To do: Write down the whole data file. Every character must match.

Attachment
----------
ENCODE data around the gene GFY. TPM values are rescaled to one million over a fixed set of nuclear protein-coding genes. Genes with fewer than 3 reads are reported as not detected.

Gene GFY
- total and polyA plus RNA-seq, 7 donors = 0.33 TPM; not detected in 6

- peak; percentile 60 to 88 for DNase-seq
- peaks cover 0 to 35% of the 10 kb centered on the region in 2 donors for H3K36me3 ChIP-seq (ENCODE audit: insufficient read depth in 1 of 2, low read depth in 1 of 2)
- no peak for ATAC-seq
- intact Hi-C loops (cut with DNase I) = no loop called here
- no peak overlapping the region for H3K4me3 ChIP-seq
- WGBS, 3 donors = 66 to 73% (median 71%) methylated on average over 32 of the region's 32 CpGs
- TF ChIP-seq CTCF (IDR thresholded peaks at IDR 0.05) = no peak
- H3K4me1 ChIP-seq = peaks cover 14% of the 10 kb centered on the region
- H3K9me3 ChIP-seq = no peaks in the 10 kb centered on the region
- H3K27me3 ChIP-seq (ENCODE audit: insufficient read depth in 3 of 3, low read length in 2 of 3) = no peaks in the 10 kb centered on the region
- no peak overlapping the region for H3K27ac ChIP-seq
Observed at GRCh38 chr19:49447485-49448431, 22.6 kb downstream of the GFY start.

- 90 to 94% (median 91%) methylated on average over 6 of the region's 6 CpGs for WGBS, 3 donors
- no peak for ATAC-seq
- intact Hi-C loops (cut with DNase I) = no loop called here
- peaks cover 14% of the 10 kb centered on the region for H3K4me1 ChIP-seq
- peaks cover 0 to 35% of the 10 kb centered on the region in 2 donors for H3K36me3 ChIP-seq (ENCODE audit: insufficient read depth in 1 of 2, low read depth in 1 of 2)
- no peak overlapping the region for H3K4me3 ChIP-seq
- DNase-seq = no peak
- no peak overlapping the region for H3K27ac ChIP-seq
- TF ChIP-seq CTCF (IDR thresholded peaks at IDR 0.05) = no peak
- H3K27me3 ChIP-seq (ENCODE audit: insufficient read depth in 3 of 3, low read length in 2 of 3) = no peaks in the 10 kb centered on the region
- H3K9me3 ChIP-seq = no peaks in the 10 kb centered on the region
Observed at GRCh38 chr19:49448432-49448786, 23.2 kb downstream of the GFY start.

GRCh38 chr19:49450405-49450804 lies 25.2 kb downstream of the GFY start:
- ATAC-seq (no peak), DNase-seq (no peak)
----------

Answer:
ENCODE data around the gene GFY. TPM values are rescaled to one million over a fixed set of nuclear protein-coding genes. Genes with fewer than 3 reads are reported as not detected.

Gene GFY
- total and polyA plus RNA-seq, 7 donors = 0.33 TPM; not detected in 6

- peak; percentile 60 to 88 for DNase-seq
- peaks cover 0 to 35% of the 10 kb centered on the region in 2 donors for H3K36me3 ChIP-seq (ENCODE audit: insufficient read depth in 1 of 2, low read depth in 1 of 2)
- no peak for ATAC-seq
- intact Hi-C loops (cut with DNase I) = no loop called here
- no peak overlapping the region for H3K4me3 ChIP-seq
- WGBS, 3 donors = 66 to 73% (median 71%) methylated on average over 32 of the region's 32 CpGs
- TF ChIP-seq CTCF (IDR thresholded peaks at IDR 0.05) = no peak
- H3K4me1 ChIP-seq = peaks cover 14% of the 10 kb centered on the region
- H3K9me3 ChIP-seq = no peaks in the 10 kb centered on the region
- H3K27me3 ChIP-seq (ENCODE audit: insufficient read depth in 3 of 3, low read length in 2 of 3) = no peaks in the 10 kb centered on the region
- no peak overlapping the region for H3K27ac ChIP-seq
Observed at GRCh38 chr19:49447485-49448431, 22.6 kb downstream of the GFY start.

- 90 to 94% (median 91%) methylated on average over 6 of the region's 6 CpGs for WGBS, 3 donors
- no peak for ATAC-seq
- intact Hi-C loops (cut with DNase I) = no loop called here
- peaks cover 14% of the 10 kb centered on the region for H3K4me1 ChIP-seq
- peaks cover 0 to 35% of the 10 kb centered on the region in 2 donors for H3K36me3 ChIP-seq (ENCODE audit: insufficient read depth in 1 of 2, low read depth in 1 of 2)
- no peak overlapping the region for H3K4me3 ChIP-seq
- DNase-seq = no peak
- no peak overlapping the region for H3K27ac ChIP-seq
- TF ChIP-seq CTCF (IDR thresholded peaks at IDR 0.05) = no peak
- H3K27me3 ChIP-seq (ENCODE audit: insufficient read depth in 3 of 3, low read length in 2 of 3) = no peaks in the 10 kb centered on the region
- H3K9me3 ChIP-seq = no peaks in the 10 kb centered on the region
Observed at GRCh38 chr19:49448432-49448786, 23.2 kb downstream of the GFY start.

GRCh38 chr19:49450405-49450804 lies 25.2 kb downstream of the GFY start:
- ATAC-seq (no peak), DNase-seq (no peak)